Vahid Salemi, Associated Press
BEIRUT — A fragile cease-fire brokered by the U.N. took hold in Syria on Thursday with regime forces apparently halting widespread attacks on the opposition. But scattered violence was reported and the government defied demands to pull troops back to barracks, drawing criticism from international envoy Kofi Annan.
Annan told the U.N. Security Council that he was "encouraged" that the truce appeared to be holding but warned the Syrian regime has failed to implement key demands such as withdrawing troops and heavy weapons from cities and towns.
He urged the 15-nation Council to demand that President Bashar Assad's government keep its promises and called for the speedy deployment of an observer mission, according to U.N. diplomats, who spoke on condition of anonymity because Annan's briefing was behind closed doors.
U.N. Secretary-General Ban Ki-moon also said the onus was on Assad's regime to keep the peace.
"As of this moment, the situation looks calmer," he told reporters in Geneva. But the cease-fire is "very fragile" and a single gunshot could derail the process, he added.
In the hours after the 6 a.m. deadline, at least four civilians were reported killed — three by sniper fire — and the state-run news agency said "terrorist groups" launched a roadside bomb that killed a soldier. But there was no sign of the heavy shelling, rocket attacks and sniper fire that have become routine.
If the truce holds, it would be the first time the regime has observed an internationally brokered cease-fire since Assad's regime launched a brutal crackdown 13 months ago on mass protests calling for his ouster.
However, troops intensified searches at checkpoints, tightening controls ahead of possible large-scale protests Friday called by the opposition and meant to test the regime's commitment to the plan.
There was deep skepticism that the regime would halt its fire for long, given that Assad has broken promises in the past. Also, the regime said Wednesday, on the eve of the truce deadline, that it reserves the right to respond to any aggression, potentially a pretext for breaking the truce.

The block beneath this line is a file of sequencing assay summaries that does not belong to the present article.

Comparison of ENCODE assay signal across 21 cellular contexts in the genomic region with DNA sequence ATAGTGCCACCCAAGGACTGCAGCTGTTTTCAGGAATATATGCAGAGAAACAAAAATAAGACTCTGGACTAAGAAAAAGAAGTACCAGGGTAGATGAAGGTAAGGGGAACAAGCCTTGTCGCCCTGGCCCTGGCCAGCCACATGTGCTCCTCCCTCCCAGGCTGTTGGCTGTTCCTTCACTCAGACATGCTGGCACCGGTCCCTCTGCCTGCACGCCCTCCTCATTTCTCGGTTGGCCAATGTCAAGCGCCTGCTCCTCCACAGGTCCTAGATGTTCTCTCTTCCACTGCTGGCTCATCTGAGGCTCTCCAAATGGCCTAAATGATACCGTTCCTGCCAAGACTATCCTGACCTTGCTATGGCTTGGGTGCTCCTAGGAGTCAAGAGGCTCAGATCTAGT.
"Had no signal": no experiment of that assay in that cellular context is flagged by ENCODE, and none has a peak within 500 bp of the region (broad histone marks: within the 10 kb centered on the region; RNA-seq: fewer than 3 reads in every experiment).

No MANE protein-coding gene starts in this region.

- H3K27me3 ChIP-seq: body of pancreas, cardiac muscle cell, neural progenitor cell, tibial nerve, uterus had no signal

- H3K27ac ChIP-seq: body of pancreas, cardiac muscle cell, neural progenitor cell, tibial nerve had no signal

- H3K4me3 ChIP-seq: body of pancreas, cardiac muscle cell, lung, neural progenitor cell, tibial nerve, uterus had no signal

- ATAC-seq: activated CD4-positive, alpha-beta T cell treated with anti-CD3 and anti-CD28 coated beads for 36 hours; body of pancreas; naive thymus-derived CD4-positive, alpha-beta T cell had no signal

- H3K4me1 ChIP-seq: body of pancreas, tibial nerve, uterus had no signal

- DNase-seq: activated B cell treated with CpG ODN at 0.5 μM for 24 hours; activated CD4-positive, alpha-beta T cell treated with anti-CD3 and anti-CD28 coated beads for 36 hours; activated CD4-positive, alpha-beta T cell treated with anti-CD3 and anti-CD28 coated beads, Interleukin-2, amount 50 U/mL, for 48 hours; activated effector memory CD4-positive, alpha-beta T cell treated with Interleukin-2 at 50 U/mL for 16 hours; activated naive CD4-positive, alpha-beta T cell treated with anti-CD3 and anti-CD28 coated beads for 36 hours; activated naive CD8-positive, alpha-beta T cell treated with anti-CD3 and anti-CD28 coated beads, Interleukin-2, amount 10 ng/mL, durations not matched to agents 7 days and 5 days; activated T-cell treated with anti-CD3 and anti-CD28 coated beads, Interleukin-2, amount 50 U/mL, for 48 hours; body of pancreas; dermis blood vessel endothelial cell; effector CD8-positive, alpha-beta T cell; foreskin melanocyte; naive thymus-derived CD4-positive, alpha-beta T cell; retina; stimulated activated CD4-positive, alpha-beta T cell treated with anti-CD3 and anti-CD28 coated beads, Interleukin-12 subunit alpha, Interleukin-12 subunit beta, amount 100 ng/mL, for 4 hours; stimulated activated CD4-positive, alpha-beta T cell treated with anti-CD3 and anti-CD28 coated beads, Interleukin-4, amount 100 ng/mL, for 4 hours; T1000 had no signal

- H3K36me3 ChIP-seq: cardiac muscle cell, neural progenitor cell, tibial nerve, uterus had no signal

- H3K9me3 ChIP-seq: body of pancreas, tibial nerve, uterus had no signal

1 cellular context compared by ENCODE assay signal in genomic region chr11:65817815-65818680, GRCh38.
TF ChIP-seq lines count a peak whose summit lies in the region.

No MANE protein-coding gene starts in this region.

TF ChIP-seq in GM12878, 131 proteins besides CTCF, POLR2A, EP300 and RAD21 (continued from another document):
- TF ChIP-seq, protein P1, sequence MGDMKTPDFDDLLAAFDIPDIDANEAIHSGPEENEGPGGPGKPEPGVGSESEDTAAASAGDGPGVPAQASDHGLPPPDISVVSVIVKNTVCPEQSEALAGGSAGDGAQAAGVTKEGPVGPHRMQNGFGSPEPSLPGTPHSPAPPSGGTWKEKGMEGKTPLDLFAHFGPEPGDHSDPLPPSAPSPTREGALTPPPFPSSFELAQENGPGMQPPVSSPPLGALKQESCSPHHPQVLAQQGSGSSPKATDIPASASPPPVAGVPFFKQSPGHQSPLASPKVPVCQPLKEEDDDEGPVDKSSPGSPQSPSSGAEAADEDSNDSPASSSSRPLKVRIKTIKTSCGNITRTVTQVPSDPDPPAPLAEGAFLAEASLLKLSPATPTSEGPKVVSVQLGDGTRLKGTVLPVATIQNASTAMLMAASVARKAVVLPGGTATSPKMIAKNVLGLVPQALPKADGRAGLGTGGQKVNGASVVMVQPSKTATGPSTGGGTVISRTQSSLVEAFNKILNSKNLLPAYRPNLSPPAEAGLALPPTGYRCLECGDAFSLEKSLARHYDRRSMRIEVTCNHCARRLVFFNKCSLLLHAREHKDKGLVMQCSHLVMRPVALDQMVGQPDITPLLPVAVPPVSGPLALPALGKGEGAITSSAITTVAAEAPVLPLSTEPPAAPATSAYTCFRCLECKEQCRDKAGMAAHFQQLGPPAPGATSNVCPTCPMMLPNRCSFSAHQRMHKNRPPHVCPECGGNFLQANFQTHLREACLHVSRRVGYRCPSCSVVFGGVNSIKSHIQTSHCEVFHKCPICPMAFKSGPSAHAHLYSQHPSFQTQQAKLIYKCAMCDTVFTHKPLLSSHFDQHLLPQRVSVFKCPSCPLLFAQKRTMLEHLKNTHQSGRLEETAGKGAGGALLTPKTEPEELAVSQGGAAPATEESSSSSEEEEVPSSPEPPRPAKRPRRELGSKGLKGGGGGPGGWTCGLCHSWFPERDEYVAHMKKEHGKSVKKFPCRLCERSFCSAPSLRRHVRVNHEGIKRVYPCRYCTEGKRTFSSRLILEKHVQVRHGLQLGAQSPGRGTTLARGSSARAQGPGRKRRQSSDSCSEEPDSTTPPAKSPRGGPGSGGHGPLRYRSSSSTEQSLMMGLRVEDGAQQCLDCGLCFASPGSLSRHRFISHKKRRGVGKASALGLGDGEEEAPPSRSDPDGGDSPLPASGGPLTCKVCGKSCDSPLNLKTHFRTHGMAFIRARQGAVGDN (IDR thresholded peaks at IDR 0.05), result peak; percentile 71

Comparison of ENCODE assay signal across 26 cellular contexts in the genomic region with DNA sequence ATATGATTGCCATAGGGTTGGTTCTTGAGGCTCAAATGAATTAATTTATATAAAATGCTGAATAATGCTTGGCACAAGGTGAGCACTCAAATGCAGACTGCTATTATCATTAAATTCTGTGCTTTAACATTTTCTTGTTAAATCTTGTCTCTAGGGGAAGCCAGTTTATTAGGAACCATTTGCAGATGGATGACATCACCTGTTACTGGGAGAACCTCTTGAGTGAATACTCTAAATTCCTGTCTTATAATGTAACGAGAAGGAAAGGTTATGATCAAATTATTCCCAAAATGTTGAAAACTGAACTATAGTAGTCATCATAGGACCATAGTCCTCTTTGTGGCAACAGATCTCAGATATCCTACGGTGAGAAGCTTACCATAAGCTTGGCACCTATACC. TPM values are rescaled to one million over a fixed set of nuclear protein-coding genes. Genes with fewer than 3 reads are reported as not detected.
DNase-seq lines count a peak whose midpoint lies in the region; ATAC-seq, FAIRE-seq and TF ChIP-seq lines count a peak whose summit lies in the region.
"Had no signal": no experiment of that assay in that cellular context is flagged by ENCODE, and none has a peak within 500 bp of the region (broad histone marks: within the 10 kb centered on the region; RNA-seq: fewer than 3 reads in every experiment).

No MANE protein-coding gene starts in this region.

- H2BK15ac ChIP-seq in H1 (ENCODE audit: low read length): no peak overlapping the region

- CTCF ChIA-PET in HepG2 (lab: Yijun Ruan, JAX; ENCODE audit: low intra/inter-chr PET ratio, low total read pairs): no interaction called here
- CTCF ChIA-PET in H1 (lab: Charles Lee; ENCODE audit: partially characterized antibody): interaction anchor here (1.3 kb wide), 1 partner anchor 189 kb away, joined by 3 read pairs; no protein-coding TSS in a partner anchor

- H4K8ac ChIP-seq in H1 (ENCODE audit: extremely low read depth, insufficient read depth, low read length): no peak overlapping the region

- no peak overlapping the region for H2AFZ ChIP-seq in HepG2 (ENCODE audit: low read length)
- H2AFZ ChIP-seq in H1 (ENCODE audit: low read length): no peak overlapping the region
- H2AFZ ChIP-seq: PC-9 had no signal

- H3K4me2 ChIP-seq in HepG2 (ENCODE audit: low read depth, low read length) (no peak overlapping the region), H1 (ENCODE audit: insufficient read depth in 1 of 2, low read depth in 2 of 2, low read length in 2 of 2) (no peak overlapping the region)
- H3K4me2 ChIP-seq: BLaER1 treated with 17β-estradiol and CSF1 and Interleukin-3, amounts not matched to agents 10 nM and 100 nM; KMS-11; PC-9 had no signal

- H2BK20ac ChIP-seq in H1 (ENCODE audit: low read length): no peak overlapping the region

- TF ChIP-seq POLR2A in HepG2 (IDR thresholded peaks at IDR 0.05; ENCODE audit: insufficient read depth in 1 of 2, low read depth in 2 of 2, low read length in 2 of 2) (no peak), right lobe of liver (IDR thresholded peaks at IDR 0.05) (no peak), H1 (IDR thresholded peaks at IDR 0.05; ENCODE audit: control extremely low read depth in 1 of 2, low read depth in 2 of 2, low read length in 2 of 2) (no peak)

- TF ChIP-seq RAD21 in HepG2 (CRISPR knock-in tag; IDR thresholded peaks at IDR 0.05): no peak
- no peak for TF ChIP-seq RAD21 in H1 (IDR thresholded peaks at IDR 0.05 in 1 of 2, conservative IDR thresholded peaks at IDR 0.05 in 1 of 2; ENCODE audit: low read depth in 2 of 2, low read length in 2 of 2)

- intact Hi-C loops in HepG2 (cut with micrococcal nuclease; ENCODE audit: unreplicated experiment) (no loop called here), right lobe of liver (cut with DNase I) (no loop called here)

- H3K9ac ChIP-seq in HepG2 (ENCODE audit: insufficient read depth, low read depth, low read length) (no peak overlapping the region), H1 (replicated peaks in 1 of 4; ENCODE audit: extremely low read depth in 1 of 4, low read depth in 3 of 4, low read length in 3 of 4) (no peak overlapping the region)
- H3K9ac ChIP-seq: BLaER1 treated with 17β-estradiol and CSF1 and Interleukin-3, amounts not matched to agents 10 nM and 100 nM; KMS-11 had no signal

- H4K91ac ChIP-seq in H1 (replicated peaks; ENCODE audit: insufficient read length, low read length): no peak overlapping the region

Annan's plan calls for the deployment of international observers and talks on a political transition once a truce is in place. The initiative has broad international support, including from Assad allies Russia, China and Iran, and is widely seen as the last chance for diplomacy to end the violence. The increasingly militarized uprising has been veering toward an armed insurgency.
Analysts said the apparent halt in government attacks suggests Assad's allies are pressuring him for the first time, after shielding him from international condemnation in the past. Annan has visited Russia, Iran and China to get the broadest possible backing for the plan.
The West and its allies doubt the sincerity of the regime's pledges to comply with the truce plan, which calls on the Syrian government to allow peaceful protests. A prolonged cease-fire could threaten the regime by encouraging large numbers of protesters to flood the streets, as they did at the start of the revolt against the four-decade rule of the Assad clan. The government met those demonstrations with a harsh crackdown, and more than 9,000 people have died since, according to the U.N.
Bassma Kodmani, spokeswoman of the opposition Syrian National Council, said the truce has largely been observed since 6 a.m. Thursday, but that a heavy security presence, including checkpoints and snipers remain.
"There is no evidence of any significant withdrawal," she told reporters in Geneva. "The real test for us today is if people can go and demonstrate peacefully" she added. "This is the real reality check."
The group's leader, Burhan Ghalioun, urged Syrians to demonstrate peacefully on Friday, the day of weekly protests since the uprising began. "Tomorrow, like every Friday, the Syrian people are called to demonstrate even more and put the regime in front of its responsibilities — put the international community in front of its responsibilities," he said.
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